Failure is often seen as a taboo subject.
We can be vilified, mocked, or scorned for being seen to fail – by others, or ourselves.
I’ve failed many times in my life. Many have tried to comfort me, saying they’re not really failures, but I know deep down that they are.
Living with mental illness has undeniably directly been the catalyst for some of these failures.
I can recall three main times that being mentally ill has caused me to fail. I’m going to talk about these instances today, and want I have learned from them.
My master’s degree
A few years ago, whilst working a full-time job, I also started studying part-time for my master’s degree in Psychology via distance learning.
My job was stressful, emotionally draining, and pretty thankless. I was becoming increasingly unwell trying to manage the stress of working full-time and studying on top of it.
I managed to complete three modules of my master’s degree, then during the fourth module, I finally realised that my mental health was suffering too much to continue. I knew I needed to keep my job in order to pay my rent, bills, and so on, so the only choice I had was to drop out of my master’s programme.
Fortunately, having successfully completed three modules, I was eligible to graduate with a Postgraduate Certificate in Psychology, so it wasn’t a complete waste of time, however, I was upset and disappointed in myself that I didn’t complete the whole course.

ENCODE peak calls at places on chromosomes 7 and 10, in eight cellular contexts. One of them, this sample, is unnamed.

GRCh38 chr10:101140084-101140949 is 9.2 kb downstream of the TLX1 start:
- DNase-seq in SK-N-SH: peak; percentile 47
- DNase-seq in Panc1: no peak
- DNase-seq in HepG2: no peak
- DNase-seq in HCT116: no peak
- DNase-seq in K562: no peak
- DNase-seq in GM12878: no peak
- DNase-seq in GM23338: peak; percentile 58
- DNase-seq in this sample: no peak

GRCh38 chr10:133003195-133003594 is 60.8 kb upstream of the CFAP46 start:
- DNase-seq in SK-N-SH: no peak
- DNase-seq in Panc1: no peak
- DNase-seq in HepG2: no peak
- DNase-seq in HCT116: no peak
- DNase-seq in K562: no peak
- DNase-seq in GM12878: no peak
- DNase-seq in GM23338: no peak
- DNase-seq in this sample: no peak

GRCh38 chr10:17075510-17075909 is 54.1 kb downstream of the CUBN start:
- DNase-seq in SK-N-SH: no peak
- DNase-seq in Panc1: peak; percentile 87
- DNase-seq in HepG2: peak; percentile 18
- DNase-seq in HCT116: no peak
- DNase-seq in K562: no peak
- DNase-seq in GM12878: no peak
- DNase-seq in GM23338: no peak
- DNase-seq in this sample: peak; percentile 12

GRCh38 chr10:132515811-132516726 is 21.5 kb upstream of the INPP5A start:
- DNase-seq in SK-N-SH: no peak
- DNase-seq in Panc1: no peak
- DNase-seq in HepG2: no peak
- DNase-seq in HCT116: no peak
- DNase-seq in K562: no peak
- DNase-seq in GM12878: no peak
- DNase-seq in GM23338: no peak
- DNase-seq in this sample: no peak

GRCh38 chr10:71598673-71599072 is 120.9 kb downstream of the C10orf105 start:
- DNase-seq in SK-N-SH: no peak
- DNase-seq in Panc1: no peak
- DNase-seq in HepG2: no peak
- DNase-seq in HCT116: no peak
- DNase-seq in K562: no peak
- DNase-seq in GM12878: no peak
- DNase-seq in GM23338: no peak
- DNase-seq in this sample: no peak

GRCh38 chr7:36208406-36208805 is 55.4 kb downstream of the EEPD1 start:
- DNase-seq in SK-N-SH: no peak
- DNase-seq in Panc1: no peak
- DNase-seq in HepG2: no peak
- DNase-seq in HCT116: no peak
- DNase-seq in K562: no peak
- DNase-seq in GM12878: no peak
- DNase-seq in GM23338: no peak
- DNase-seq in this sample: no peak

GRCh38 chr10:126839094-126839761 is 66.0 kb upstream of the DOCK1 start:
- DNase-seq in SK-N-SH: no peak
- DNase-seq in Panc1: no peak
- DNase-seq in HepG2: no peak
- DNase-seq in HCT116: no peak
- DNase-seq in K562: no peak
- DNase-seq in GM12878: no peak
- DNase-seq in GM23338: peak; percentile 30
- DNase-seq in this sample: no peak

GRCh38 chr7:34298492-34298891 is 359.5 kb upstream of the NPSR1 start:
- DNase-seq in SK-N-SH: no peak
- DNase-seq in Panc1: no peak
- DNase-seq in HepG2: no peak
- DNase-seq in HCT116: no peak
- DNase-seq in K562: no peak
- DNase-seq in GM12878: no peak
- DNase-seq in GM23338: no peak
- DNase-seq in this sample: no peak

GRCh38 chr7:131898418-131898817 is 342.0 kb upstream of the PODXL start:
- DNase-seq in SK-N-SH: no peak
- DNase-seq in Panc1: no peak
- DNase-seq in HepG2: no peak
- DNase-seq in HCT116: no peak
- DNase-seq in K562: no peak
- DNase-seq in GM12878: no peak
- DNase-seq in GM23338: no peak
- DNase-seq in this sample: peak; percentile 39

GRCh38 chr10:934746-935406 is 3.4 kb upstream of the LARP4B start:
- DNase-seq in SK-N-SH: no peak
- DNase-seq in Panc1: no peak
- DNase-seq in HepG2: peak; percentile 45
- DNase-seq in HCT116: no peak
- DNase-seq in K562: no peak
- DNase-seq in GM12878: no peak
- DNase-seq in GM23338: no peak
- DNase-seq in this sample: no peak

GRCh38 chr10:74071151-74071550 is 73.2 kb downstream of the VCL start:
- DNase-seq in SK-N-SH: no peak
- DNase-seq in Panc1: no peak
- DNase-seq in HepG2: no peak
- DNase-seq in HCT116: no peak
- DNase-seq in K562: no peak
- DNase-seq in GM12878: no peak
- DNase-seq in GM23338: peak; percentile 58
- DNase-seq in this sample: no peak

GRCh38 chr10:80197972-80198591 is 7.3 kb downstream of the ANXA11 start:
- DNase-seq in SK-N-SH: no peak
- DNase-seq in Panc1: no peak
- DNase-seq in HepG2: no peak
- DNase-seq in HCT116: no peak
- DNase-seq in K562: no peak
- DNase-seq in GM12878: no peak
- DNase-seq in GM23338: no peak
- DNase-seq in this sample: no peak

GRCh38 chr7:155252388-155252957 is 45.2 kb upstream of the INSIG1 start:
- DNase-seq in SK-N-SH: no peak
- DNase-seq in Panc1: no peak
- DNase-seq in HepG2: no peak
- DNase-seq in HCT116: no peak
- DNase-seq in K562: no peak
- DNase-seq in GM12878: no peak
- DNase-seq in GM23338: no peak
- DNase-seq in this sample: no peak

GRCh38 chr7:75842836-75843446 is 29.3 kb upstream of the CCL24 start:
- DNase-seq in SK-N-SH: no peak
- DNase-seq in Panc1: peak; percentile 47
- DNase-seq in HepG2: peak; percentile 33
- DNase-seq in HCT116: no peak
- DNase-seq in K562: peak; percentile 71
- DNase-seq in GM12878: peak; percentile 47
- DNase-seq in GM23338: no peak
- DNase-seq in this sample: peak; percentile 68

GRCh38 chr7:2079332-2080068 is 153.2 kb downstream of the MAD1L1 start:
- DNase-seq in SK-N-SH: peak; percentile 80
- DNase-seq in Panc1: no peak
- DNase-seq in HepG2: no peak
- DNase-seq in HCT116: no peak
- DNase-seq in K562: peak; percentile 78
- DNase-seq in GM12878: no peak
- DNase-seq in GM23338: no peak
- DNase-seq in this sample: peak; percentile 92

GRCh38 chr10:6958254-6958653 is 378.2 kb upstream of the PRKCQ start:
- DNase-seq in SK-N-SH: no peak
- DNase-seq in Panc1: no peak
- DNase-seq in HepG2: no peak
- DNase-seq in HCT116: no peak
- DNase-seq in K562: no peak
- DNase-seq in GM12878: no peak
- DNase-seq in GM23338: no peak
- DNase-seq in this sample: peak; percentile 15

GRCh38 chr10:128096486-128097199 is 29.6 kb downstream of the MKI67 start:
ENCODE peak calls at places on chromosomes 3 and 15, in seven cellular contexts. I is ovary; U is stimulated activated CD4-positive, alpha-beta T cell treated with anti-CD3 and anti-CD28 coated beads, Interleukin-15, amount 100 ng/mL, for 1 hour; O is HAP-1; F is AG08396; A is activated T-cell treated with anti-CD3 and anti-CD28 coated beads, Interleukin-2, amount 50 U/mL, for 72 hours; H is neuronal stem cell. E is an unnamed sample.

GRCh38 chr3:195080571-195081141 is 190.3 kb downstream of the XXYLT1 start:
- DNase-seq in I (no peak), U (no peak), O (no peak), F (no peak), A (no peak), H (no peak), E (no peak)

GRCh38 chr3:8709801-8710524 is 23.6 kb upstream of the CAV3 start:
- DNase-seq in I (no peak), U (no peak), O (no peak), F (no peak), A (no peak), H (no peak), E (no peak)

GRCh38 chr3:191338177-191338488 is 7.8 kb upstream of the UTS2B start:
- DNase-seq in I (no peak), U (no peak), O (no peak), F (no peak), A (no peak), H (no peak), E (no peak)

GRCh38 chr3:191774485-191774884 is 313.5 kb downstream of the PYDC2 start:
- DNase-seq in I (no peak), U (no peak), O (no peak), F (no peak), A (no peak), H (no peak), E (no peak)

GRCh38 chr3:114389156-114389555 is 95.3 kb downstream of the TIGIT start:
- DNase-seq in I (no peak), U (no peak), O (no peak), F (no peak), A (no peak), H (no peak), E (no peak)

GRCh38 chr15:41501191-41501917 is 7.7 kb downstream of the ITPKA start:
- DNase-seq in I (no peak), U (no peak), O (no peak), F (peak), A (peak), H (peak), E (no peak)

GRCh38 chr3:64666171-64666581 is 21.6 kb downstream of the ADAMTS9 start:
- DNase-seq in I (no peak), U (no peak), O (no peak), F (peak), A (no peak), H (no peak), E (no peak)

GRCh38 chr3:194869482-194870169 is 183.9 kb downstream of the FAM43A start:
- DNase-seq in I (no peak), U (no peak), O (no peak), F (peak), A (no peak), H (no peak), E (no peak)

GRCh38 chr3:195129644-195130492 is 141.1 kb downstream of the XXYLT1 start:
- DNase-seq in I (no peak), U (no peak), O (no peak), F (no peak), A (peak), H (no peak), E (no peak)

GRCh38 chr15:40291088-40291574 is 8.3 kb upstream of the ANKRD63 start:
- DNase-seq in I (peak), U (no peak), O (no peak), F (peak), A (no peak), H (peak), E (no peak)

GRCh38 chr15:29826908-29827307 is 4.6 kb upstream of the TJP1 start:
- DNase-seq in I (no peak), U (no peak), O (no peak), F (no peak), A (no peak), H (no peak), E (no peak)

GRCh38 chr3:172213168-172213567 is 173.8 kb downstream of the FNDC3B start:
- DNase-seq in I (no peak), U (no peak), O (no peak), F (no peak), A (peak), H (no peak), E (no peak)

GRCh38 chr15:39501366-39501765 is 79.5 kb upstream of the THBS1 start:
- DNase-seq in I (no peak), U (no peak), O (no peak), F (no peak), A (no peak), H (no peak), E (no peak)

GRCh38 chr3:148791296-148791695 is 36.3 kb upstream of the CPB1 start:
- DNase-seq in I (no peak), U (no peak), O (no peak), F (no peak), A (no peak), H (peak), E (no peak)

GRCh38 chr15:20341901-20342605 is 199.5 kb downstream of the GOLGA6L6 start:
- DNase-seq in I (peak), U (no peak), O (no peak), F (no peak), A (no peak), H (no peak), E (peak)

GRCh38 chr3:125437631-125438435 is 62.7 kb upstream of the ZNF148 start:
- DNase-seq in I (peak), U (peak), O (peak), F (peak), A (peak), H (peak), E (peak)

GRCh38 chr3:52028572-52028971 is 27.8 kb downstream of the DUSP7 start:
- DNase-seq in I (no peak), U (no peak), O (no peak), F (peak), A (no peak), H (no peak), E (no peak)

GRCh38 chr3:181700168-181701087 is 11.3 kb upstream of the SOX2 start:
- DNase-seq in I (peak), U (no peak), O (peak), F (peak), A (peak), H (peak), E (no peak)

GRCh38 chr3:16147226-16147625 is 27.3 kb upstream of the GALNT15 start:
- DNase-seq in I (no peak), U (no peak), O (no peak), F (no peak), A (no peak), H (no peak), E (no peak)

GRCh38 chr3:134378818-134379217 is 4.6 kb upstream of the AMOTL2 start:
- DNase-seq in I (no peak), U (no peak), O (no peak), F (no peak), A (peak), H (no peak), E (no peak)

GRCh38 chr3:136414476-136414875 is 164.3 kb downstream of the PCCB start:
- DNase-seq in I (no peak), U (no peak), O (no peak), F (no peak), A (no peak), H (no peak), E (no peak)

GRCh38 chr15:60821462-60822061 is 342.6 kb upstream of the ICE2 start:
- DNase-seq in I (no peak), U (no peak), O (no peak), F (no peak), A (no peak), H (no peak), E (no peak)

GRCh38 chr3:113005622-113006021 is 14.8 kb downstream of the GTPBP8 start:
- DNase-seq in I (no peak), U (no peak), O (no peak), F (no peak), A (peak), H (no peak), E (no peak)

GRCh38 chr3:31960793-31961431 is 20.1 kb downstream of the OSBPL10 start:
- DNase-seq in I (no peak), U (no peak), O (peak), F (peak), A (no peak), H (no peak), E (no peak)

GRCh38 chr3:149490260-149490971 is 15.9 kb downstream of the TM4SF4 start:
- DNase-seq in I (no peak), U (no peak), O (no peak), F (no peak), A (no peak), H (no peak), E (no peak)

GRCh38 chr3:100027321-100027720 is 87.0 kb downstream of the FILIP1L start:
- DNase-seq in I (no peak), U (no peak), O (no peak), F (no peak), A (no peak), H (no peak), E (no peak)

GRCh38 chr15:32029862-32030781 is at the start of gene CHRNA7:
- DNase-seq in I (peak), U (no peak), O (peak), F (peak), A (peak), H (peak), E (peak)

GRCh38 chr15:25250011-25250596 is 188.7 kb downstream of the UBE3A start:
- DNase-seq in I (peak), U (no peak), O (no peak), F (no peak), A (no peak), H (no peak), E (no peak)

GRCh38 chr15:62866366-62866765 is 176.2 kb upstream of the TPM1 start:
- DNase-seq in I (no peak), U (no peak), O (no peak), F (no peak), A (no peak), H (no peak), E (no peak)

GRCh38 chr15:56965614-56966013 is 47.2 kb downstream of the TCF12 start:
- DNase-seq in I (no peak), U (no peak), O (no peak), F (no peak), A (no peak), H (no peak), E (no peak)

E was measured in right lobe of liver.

I beat myself up for a long time afterwards, due to my “failure” to complete the master’s course, but hindsight is a great thing. I am now able to look back and realise that this situation taught me a lesson; don’t take on too much at the same time. Balance is important and I had completely lost sight of that. I was consumed by taking on more and more, trying to be more and more “productive” with every waking moment. I left no time for rest or leisure. It’s not surprising that my mental health suffered immensely and eventually caused me to break.
I’m still working on my tendency to take on too much, but I definitely have a lot more insight into this habit now.
As I mentioned above, my job a few years ago was hard work. I was dealing with intense situations, an extremely large workload, and a fast-paced environment. Slowly but surely, it wore away at my mental health.
As I became more unwell, I started taking more and more time off work, as I simply couldn’t get out of bed. I was profoundly depressed, self-harming regularly, and I had a few suicide attempts.
After one particular suicide attempt, I disclosed my situation to my line manager, and I was promptly placed on garden leave, and told that I was going to be “redeployed”. However, there were no available positions that were suitable to redeploy me to. It became clear they were going to let me go, so I hastily applied for other jobs and took an admin job elsewhere.
Although I was devastated at being pretty much ousted from my job, I was also relieved that I didn’t have to be in that situation anymore. I was looking forward to a fresh start.